“This might seem crazy at face value, but such mirror worlds have a large physics literature in a completely different context since they can help solve important problem in particle physics,” explains Cyr-Racine. “Our work allows us to link, for the first time, this large literature to an important problem in cosmology.”

COBE Satellite

An artist’s rendition of the COBE Satellite. Credit: Matthew Verdolivo, UC, Davis

In addition to searching for missing ingredients in our current cosmological model, researchers are also wondering whether this Hubble constant discrepancy could be caused in part by measurement errors. While it remains a possibility, it is important to note that the discrepancy has become more and more significant as higher quality data have been included in the analyses, suggesting that the data might not be at fault.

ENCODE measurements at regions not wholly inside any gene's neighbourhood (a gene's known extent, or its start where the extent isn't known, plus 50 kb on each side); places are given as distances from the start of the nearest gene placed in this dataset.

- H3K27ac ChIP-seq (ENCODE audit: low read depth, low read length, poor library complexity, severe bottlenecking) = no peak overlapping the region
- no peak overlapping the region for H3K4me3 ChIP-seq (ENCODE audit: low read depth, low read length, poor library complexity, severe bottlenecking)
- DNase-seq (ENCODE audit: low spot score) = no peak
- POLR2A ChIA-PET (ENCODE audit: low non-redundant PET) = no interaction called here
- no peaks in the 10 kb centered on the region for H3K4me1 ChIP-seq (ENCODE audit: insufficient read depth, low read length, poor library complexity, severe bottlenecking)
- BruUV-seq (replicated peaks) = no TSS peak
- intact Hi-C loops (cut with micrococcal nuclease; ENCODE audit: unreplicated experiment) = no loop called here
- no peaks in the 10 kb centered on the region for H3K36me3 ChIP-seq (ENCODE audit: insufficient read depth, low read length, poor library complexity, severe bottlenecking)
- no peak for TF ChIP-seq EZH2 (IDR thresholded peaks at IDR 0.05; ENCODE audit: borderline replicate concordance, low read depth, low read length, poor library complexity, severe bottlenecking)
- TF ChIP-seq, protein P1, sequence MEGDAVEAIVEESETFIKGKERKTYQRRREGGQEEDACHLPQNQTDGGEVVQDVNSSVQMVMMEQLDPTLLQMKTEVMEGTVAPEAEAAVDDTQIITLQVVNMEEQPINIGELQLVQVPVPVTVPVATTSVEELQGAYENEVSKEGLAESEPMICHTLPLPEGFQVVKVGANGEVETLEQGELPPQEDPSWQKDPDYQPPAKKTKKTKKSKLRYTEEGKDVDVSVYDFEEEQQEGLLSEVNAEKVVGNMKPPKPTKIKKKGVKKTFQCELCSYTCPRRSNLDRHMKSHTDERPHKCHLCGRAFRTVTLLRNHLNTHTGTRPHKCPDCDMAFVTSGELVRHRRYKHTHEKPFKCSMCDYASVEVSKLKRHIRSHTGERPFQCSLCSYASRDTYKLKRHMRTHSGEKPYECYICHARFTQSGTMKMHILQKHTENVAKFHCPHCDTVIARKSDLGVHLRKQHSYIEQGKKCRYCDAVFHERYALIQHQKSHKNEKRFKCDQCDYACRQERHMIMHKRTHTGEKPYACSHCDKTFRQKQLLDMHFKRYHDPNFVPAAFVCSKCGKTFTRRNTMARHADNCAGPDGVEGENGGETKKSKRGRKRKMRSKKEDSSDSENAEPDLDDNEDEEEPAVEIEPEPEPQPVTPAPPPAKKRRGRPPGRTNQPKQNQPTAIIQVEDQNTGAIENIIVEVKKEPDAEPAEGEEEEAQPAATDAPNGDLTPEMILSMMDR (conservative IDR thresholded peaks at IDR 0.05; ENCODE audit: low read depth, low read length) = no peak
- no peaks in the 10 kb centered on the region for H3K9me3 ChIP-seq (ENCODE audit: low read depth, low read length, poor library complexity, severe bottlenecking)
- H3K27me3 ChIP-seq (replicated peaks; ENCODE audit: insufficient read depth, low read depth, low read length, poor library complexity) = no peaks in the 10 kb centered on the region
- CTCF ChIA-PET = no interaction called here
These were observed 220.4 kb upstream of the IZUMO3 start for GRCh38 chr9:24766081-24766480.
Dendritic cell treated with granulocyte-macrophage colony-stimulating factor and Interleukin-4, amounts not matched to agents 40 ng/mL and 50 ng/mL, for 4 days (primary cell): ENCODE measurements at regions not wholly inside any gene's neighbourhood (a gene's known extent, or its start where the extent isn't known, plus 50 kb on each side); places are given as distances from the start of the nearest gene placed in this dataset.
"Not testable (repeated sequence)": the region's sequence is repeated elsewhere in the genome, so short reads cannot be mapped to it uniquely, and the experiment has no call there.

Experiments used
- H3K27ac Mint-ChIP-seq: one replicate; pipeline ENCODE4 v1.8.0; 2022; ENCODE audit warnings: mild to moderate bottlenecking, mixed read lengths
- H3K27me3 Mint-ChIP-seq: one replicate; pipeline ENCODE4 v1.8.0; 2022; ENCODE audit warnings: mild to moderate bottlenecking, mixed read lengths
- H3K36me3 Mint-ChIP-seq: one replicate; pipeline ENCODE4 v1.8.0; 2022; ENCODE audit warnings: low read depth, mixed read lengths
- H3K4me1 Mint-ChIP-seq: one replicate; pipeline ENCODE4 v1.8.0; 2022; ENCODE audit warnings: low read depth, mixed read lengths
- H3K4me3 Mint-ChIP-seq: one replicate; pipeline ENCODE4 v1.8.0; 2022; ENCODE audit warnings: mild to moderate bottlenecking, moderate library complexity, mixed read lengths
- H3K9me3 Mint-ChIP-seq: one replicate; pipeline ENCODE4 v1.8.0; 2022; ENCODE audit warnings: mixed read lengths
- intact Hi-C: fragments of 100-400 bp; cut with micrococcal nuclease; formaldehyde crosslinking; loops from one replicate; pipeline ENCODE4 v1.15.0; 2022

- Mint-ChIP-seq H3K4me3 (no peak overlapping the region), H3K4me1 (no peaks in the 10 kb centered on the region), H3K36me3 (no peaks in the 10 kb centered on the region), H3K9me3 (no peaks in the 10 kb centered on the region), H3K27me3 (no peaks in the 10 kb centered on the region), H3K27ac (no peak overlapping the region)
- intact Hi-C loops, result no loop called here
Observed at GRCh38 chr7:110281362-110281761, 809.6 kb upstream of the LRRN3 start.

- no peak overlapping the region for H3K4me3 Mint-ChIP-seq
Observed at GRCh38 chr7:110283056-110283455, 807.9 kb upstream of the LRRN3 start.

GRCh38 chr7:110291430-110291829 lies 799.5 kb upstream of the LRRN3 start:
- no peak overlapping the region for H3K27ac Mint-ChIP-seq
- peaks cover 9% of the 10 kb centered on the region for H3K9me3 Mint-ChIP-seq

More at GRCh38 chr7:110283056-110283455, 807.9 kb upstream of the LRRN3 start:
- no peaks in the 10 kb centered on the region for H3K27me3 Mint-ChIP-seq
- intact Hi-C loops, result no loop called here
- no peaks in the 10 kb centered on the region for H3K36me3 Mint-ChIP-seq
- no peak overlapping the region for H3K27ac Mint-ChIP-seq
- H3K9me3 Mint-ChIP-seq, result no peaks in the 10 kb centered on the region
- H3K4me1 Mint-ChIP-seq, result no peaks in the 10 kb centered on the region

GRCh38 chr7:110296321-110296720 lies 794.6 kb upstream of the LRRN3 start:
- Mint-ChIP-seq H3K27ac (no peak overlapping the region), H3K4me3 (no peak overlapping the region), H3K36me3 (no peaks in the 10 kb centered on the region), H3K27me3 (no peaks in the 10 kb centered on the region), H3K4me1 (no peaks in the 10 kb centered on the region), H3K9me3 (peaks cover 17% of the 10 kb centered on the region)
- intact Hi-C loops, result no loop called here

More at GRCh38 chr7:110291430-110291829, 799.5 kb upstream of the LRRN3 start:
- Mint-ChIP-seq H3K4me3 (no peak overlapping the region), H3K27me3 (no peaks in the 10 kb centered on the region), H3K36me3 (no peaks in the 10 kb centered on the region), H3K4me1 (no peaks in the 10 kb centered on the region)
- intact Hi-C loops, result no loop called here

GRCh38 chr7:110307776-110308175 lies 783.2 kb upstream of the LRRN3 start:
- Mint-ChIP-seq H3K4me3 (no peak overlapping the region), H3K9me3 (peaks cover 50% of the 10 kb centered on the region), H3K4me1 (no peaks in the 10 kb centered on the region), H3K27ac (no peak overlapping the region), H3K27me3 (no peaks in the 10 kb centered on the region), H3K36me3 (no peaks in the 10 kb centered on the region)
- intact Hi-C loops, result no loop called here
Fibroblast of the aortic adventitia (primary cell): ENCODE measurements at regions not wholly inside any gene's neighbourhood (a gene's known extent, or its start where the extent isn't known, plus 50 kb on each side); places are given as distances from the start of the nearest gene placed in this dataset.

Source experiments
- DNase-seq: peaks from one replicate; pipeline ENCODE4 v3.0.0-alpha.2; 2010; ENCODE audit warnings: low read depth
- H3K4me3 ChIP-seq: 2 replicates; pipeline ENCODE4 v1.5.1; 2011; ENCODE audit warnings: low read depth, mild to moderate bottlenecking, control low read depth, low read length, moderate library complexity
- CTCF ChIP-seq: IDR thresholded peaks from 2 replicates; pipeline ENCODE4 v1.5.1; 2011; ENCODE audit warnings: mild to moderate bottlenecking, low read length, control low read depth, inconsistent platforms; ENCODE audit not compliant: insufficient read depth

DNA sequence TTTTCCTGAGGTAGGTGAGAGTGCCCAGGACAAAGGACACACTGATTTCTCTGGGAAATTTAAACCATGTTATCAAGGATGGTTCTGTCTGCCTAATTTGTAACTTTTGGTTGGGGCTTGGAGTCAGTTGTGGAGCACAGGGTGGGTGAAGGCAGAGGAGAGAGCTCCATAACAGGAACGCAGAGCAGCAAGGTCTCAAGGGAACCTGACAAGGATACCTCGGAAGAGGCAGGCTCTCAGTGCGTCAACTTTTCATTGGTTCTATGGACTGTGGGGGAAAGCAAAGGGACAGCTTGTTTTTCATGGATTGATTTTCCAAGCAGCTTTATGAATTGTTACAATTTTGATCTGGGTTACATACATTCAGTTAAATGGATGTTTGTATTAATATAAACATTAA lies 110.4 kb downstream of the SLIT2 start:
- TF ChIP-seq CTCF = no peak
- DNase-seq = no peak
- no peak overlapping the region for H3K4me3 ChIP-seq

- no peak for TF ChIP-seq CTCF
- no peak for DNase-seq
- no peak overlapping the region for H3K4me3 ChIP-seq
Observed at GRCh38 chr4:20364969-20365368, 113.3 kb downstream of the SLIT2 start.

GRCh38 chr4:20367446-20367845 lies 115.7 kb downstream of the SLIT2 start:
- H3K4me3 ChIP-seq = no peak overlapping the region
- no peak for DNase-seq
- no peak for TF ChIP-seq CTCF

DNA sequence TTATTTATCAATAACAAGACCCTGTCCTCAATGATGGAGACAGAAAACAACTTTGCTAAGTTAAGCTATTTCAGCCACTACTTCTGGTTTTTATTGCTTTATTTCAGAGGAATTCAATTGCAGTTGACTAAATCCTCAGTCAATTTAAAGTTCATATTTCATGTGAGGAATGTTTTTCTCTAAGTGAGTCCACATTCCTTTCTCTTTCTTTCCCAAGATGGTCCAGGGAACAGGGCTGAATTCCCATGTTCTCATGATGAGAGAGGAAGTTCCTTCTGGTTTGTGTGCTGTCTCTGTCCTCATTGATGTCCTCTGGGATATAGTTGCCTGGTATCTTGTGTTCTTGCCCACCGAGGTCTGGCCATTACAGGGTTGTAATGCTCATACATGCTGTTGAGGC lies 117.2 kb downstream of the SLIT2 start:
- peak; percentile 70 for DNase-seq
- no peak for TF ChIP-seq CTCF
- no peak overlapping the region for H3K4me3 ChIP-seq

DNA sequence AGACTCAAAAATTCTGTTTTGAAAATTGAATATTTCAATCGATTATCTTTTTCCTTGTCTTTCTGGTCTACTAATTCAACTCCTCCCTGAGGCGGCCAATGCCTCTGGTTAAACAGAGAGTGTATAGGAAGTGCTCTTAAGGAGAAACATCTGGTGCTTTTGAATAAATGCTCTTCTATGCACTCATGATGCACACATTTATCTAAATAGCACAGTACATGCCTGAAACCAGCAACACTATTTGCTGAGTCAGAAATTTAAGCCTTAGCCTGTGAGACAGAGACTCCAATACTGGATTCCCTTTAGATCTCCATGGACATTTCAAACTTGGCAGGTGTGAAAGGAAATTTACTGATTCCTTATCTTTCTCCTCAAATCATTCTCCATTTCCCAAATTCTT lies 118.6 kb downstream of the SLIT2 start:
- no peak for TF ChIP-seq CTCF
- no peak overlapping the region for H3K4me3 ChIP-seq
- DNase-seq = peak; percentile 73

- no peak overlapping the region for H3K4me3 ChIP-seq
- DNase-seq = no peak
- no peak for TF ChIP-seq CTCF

“It went from two and a half Sigma, to three, and three and a half to four Sigma. By now, we are pretty much at the five-Sigma level,” said Cyr-Racine. “That’s the key number which makes this a real problem because you have two measurements of the same thing, which if you have a consistent picture of the universe should just be completely consistent with each other, but they differ by a very statistically significant amount.”

“That’s the premise here and we’ve been thinking about what could be causing that and why are these measurements discrepant? So that’s a big problem for cosmology. We just don’t seem to understand what the universe is doing today.”

Reference: “Symmetry of Cosmological Observables, a Mirror World Dark Sector, and the Hubble Constant” by Francis-Yan Cyr-Racine, Fei Ge and Lloyd Knox, 18 May 2022, Physical Review Letters.
DOI: 10.1103/PhysRevLett.128.201301